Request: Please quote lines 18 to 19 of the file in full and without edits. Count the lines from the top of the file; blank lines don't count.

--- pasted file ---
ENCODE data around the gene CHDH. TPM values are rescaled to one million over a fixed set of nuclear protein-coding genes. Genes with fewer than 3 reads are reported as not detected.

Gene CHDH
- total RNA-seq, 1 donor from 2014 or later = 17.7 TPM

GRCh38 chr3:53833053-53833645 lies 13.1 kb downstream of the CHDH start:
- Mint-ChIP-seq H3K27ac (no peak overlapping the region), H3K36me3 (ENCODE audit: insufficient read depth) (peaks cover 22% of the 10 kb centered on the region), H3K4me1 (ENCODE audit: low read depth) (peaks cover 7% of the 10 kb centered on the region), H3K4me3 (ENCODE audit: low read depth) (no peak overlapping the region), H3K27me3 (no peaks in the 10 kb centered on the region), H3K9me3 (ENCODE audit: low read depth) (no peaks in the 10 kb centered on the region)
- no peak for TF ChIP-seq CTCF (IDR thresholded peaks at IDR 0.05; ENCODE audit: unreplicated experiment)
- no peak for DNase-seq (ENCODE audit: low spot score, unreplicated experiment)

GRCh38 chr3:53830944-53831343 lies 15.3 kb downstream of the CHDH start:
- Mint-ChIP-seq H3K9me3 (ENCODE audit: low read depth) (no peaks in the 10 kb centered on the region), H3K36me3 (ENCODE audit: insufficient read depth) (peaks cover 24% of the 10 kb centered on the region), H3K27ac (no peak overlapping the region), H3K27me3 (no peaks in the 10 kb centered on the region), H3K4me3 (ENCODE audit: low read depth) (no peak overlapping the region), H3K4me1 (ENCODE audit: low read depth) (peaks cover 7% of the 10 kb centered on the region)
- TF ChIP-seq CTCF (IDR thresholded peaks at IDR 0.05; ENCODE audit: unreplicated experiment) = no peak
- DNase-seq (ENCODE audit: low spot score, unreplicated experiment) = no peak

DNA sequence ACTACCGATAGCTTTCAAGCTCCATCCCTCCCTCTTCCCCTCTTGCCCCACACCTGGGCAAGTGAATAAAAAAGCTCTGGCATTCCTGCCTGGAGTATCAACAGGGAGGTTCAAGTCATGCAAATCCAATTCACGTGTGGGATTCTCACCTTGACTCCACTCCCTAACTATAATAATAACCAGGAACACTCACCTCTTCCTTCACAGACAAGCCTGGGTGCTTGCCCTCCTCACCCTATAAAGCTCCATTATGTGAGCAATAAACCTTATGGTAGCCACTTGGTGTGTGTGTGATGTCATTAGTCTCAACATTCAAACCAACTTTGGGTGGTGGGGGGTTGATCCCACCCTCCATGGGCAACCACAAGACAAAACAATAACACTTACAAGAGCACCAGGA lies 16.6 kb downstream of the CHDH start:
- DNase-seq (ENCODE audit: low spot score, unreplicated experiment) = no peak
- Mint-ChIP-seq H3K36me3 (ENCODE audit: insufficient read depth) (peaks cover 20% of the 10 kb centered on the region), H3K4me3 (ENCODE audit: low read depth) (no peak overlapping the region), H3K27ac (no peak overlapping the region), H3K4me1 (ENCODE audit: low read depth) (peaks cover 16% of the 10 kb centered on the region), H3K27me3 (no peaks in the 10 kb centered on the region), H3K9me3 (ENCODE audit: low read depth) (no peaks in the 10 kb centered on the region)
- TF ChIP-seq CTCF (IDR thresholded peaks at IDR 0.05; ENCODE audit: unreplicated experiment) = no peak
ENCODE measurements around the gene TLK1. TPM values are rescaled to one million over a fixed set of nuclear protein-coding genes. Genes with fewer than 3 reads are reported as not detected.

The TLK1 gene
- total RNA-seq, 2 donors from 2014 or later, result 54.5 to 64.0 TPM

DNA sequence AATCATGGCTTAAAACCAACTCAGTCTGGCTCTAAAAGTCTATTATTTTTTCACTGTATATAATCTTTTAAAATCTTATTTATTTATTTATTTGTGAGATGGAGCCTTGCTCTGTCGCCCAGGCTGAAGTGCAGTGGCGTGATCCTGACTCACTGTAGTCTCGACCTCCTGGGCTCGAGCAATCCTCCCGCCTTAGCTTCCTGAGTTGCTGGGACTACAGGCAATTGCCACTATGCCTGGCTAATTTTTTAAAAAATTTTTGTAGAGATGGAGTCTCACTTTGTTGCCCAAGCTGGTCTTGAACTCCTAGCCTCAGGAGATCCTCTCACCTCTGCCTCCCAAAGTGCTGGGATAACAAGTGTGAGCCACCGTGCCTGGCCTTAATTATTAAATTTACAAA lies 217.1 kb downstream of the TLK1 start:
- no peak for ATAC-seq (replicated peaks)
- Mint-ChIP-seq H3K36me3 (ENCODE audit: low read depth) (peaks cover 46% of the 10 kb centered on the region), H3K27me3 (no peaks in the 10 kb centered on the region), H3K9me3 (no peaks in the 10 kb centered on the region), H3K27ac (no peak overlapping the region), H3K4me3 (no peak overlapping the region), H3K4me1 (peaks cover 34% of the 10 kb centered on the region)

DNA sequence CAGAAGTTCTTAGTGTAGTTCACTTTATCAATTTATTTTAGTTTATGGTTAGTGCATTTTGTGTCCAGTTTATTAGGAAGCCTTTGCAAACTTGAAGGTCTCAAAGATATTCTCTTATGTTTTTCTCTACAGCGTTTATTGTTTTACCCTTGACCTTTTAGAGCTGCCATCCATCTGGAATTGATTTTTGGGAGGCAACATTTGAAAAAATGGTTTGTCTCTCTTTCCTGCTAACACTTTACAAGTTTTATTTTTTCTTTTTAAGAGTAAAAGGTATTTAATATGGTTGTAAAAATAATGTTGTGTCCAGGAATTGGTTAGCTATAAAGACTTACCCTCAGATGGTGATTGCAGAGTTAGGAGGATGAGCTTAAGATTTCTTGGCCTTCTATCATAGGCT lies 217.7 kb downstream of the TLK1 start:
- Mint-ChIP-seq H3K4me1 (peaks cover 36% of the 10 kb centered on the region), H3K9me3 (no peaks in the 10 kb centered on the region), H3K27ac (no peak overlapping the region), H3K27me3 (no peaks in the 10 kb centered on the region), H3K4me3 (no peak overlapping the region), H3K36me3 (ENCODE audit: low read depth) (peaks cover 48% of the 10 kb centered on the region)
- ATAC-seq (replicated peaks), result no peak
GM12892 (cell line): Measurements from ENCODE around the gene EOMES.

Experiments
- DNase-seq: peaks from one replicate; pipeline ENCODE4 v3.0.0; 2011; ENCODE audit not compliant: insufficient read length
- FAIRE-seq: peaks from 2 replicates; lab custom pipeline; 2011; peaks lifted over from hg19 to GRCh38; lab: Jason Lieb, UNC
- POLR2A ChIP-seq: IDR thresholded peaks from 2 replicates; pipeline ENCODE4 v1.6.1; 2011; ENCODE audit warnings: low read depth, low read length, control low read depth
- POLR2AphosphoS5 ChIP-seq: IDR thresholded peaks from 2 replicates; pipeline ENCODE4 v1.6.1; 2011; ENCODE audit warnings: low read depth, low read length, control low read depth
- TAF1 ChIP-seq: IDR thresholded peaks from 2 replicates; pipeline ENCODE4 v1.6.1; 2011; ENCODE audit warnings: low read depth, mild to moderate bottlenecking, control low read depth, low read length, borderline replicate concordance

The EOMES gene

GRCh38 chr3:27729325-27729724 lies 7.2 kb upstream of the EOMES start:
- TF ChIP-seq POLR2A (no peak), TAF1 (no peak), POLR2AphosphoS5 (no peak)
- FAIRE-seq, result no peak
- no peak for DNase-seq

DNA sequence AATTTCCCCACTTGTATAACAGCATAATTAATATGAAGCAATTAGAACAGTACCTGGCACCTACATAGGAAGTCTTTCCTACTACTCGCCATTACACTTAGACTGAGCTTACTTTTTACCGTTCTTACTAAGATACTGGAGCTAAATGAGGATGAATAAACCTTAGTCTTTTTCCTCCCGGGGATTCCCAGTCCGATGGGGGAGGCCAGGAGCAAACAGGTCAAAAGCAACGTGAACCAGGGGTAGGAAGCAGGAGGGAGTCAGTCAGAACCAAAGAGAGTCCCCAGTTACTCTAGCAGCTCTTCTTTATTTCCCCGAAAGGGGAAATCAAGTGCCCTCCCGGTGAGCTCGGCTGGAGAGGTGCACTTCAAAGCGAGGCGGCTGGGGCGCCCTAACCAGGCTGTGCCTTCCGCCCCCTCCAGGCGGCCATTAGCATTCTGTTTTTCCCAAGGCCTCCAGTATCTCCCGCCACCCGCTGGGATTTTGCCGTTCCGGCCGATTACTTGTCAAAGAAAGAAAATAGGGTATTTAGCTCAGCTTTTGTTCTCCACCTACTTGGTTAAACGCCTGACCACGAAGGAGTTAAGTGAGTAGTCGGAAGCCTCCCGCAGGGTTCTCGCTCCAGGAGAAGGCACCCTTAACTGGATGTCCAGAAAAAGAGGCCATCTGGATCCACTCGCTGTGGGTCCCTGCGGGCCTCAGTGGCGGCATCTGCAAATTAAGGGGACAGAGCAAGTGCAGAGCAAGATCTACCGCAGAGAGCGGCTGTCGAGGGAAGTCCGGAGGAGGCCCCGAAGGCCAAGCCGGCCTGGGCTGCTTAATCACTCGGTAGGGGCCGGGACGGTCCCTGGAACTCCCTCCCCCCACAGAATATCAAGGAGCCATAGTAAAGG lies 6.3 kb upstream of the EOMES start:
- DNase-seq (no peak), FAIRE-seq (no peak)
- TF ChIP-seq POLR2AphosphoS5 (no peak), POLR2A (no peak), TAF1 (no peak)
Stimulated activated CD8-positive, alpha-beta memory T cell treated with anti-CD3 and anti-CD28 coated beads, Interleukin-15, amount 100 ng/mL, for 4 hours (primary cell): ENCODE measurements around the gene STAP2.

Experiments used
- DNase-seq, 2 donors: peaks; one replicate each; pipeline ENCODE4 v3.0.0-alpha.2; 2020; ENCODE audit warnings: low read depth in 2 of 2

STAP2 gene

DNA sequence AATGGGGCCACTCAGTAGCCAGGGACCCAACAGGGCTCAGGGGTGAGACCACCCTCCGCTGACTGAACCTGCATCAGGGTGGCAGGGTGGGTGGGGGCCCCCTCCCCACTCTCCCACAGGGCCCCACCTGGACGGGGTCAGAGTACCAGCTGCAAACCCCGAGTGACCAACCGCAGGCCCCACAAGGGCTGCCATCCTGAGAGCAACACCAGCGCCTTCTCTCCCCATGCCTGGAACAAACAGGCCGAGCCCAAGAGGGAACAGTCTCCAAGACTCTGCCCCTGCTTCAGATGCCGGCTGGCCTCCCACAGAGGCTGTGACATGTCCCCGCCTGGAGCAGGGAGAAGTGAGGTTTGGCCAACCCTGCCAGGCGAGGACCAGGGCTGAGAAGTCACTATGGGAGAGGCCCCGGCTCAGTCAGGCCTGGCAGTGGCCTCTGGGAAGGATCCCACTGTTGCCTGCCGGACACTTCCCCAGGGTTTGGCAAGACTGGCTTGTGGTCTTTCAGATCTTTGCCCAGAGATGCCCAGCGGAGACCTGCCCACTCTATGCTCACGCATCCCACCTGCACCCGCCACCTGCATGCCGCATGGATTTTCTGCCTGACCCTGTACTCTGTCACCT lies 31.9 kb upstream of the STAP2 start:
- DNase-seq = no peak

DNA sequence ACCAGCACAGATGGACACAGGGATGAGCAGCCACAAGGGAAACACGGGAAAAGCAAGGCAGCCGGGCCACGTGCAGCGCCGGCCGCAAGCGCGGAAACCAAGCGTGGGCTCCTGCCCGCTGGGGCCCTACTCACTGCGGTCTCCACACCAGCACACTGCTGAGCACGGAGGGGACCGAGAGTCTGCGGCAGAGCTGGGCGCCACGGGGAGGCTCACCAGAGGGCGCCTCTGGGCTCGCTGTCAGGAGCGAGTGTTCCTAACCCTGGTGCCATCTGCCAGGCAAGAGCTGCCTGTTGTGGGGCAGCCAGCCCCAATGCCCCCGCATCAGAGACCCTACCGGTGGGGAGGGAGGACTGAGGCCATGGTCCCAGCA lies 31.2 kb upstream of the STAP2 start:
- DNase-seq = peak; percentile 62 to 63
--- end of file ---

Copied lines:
- total RNA-seq, 2 donors from 2014 or later, result 54.5 to 64.0 TPM

DNA sequence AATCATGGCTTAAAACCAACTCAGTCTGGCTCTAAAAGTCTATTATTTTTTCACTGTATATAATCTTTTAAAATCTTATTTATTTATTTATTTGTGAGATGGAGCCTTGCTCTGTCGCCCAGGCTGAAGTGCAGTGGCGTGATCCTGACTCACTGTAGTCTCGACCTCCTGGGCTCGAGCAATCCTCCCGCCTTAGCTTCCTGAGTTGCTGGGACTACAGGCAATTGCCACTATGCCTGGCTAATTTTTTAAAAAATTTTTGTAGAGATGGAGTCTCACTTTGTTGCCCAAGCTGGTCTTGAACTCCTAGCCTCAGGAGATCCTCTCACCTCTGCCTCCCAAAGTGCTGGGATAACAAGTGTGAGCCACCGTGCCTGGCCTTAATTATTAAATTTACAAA lies 217.1 kb downstream of the TLK1 start: